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Radar Imaging: Challenges And New Approaches

Final Report Summary - RICANA (Radar Imaging: Challenges And New Approaches)

The RICANA project is concerned with the improvement of Radar Imaging technology and its application to Ground Penetrating Radar (GPR), or Through Wall Radar (TWR) systems.
The general milestone of the RICANA project is to achieve novel advances in the Radar Imaging field so that a disruptive technology can emerge.
The desired progress cannot be undertaken without solving previously known technological challenges. It becomes essential, in the first place, to determine the electromagnetic behaviour for the usual materials disposed between the sounder and the objectives targets, based on its spectral signature, in order to correctly design a reliable detection system. Once determined this behaviour, a research field is opened for the optimization of these systems and their different components and subsystems.
The further step is the design of transmitting and receiving antennas adapted to the characteristics of the elements to detect. Also there is place for the research of other aspects of the sounding, like the optimization of the transmitted signal, alternative receiver schemes, and the processing algorithm of the received signal.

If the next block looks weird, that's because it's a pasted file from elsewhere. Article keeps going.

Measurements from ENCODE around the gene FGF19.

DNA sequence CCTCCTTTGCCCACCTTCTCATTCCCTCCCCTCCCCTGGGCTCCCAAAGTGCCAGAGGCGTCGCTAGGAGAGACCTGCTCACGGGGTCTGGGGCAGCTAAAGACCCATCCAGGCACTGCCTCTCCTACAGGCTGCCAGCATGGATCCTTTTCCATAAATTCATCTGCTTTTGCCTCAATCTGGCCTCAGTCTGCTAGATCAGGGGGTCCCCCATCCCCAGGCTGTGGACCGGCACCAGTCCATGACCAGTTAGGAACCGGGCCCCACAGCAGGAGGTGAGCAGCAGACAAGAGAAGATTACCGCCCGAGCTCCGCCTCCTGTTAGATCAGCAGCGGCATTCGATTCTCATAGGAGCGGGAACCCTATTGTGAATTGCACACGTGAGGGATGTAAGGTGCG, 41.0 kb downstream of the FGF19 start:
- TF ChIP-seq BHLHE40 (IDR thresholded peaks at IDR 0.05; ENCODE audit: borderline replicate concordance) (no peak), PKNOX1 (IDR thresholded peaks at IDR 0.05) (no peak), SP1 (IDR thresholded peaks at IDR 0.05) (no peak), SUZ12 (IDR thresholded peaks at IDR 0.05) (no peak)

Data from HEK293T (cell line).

This project is funded by the 2008 IOF Marie Curie Actions (EU FP7 People Program) and this grant extends from June 2009 to December 2011. The participants are the Radio Systems Research Group of the University of Vigo (Vigo, SPAIN) (UVIGO) and the EMAG Research Group of the New Mexico State University (Las Cruces, NM, USA) (NMSU). The scientist in charge is Dr Manuel Garcia Sanchez in UVIGO and Dr Muhammad Dawood in NMSU. The fellow researcher is Dr Ana Alejos.

Up to present, the outcomes surpassed the initial objectives and the more noticeable result has been the achievement of the experimental demonstration of an electromagnetic phenomenon related to the dispersive nature of media such as soil, water, vegetation, tissues, metal and so on. The dispersive propagation occurring in these media produces the arise out of a waveform known as Brillouin precursor which has slept down on scientific textbooks since its theoretical prediction in 1914 due to the mathematical and computational difficulties to board the study as well as the technical challenge to demonstrate their practical existence.